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Should that be okay? Two papers on studies of 6- to 8-year-olds published in 2020 and 2021 by psychology scholars James P. Dunlea and Larisa Heiphetz suggest that children and adults alike report “a great deal” of negativity toward incarcerated people, inferring that they’ve ended up in prison because of their bad behavior. Kids also tend to assume prisoners have bad character and, essentially, bad genes. When the children studied were told that a hypothetical individual’s incarceration owed instead to external, structural factors — like poverty — they reported more positive attitudes toward that person. In other words, our moral willingness to force a person to work for free or compensation that’s so low it’s functionally nonexistent, depends on continued ignorance or denial of racial disparities in the justice system.
Experts like Oatts, Hutt, and de Alba see the situation with these glasses as “strange,” and perhaps in violation of the Hippocratic Oath that physicians take. They call for “public health officials, researchers, and physicians to address the sprawling reach of the prison industrial complex.” In California, that could mean ordering Medi-Cal glasses from a private entity. (Medi-Cal is the state’s implementation of Medicaid.) On September 25, 2022, Governor Gavin Newsom signed SB 1089, giving that option to providers like Oatts, who is Sovannarie’s doctor and an assistant professor of ophthalmology at the University of California, San Francisco. But eye doctors in other states, including Pennsylvania and New York, remain in an ethical bind.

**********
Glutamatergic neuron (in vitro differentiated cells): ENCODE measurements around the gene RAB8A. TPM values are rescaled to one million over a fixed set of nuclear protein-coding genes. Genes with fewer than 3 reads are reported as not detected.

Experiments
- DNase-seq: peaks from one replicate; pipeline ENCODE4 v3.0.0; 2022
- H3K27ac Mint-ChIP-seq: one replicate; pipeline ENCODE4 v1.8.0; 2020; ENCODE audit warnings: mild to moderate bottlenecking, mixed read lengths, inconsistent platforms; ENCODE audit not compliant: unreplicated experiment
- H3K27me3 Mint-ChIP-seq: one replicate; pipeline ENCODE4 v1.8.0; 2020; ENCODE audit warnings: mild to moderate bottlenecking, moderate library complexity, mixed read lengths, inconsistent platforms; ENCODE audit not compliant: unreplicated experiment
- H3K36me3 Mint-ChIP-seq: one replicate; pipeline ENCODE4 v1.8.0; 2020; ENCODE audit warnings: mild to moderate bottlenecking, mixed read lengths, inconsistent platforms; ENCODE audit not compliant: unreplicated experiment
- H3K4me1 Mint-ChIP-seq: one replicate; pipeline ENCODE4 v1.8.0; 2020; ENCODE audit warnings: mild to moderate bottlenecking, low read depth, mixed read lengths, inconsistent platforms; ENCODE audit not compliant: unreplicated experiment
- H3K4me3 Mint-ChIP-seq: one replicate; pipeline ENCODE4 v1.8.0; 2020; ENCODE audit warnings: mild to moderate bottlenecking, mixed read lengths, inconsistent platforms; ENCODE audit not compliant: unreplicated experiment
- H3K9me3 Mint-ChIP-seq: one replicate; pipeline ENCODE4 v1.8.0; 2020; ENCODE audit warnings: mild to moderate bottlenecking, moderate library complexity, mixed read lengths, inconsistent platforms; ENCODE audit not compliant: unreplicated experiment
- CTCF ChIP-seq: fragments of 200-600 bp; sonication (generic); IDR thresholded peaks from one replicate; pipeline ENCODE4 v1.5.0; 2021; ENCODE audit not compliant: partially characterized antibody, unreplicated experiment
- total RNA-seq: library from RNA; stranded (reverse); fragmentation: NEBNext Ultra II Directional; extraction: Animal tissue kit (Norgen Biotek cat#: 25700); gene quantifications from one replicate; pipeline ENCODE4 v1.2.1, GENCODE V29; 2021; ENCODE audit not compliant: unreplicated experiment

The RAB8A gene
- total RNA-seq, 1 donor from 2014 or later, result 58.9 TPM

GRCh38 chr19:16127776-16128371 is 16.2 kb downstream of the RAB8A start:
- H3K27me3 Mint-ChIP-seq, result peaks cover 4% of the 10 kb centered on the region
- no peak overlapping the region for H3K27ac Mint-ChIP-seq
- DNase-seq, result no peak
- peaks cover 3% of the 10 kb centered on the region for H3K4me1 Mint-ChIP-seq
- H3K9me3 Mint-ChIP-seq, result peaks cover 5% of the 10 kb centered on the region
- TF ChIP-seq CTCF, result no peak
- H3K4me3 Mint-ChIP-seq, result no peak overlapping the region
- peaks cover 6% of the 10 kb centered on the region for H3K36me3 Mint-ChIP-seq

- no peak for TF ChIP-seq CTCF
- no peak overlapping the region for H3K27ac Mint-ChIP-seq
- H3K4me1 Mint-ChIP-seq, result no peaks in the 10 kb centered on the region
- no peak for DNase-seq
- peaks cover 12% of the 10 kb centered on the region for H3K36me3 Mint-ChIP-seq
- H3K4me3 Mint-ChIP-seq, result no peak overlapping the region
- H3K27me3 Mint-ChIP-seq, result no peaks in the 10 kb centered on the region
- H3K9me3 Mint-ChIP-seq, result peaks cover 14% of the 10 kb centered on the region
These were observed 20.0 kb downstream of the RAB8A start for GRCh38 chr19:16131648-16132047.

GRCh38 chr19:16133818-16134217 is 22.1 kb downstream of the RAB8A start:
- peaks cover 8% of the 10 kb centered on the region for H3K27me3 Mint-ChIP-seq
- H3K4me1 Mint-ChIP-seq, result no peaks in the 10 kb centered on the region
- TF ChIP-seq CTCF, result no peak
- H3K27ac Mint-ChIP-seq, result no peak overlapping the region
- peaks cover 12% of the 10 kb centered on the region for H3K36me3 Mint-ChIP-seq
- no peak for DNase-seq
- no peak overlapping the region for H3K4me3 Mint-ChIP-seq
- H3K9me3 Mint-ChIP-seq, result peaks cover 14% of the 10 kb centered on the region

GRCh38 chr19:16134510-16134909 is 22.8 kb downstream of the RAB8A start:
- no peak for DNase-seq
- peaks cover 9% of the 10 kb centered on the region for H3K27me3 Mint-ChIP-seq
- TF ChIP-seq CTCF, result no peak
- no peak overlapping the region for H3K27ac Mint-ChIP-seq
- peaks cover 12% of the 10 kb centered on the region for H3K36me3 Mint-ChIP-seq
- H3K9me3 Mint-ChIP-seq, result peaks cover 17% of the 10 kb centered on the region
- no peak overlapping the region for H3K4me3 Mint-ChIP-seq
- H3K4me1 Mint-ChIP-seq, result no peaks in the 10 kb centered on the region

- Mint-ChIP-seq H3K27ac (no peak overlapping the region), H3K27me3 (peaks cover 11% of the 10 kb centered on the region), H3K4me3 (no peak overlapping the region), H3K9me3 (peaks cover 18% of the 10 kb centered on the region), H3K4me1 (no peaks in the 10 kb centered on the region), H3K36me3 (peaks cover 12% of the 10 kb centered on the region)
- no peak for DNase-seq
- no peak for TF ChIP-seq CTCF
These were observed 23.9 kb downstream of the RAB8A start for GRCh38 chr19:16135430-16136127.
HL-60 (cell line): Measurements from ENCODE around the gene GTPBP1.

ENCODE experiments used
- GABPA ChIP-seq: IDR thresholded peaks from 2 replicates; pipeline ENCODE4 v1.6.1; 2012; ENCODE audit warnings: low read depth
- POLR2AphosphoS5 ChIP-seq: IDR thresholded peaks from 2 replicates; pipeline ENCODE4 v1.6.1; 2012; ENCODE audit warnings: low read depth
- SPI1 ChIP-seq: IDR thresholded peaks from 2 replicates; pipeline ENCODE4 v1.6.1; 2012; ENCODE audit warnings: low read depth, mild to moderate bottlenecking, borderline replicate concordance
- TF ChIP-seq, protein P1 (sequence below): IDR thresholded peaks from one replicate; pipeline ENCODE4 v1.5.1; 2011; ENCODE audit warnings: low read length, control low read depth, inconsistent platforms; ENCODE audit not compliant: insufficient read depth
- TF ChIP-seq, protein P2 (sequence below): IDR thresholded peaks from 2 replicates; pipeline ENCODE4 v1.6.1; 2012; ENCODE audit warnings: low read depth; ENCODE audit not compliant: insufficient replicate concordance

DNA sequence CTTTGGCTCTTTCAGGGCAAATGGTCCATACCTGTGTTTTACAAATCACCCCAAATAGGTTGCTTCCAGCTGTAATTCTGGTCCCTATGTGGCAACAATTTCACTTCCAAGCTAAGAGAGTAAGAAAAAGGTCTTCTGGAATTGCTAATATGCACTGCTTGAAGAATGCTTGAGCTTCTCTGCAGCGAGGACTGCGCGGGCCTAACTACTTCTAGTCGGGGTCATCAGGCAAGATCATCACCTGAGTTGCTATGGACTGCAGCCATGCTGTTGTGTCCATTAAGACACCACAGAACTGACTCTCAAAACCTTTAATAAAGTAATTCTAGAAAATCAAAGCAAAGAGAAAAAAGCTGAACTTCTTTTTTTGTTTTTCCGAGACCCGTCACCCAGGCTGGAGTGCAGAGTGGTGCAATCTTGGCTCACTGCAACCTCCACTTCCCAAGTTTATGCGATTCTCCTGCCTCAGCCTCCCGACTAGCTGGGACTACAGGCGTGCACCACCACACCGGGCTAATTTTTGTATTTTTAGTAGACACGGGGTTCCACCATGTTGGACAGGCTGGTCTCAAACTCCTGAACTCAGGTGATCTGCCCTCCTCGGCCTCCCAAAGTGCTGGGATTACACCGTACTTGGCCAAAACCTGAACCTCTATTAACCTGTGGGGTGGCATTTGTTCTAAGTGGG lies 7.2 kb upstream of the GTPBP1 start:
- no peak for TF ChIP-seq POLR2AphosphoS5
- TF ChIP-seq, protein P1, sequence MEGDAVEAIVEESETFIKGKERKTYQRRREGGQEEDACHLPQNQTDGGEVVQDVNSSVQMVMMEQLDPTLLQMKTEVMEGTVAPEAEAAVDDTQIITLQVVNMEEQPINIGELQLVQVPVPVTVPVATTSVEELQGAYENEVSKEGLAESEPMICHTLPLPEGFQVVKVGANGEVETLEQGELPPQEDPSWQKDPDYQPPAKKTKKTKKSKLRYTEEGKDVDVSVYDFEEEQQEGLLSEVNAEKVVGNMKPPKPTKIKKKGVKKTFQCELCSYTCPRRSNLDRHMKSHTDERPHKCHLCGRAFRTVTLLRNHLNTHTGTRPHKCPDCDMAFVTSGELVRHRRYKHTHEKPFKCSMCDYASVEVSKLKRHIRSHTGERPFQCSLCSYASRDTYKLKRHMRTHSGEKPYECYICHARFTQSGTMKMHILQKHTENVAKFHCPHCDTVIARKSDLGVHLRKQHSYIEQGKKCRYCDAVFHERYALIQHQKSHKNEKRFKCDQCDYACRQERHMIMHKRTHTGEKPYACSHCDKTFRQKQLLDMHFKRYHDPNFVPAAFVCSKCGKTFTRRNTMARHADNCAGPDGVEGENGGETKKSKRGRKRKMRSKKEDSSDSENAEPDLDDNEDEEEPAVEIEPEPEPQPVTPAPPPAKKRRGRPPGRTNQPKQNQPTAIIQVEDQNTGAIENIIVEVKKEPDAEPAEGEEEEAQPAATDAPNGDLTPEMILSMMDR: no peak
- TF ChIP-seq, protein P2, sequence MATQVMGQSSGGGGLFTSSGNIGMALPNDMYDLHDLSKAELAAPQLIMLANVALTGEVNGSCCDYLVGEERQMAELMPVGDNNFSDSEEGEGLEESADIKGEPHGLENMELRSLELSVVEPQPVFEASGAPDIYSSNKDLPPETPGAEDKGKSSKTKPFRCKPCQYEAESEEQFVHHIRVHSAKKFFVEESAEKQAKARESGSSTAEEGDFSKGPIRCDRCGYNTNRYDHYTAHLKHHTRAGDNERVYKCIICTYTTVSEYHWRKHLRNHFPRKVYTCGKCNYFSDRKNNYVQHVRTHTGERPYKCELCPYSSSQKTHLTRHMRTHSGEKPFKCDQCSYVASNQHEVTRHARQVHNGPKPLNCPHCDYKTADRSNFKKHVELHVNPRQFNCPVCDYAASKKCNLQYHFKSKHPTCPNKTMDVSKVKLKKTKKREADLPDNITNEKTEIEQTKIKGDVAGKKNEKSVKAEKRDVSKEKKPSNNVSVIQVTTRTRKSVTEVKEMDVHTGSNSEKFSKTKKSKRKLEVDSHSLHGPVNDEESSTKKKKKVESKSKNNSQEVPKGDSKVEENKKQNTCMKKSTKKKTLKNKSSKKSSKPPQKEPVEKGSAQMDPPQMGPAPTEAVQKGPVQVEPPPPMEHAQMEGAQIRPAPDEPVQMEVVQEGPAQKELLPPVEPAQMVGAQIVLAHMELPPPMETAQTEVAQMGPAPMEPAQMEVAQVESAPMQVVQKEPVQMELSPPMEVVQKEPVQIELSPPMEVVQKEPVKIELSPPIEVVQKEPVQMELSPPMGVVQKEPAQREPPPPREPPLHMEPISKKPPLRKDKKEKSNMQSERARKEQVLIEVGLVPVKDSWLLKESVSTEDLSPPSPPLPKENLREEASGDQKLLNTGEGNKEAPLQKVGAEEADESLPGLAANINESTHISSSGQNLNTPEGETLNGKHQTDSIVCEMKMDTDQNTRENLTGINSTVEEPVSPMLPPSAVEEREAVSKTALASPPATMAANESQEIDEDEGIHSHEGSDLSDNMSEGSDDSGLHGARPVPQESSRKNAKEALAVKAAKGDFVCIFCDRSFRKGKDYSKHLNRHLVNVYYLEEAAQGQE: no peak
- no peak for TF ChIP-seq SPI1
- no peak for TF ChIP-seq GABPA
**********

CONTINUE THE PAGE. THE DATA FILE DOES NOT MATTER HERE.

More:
For them, first doing no harm could require petitioning hospital systems and organizations like the American Medical Association to take a stand against exploitative prison labor alongside the ACLU. It could mean an ethical obligation to support efforts in other states, to replicate Colorado’s reform, like Utah, Nebraska, Oregon, Tennessee and Vermont have.
As Oatts says: “There has to be a better way which respects the needs of both vulnerable populations, publicly insured children and incarcerated individuals.”
from Gail Cornwall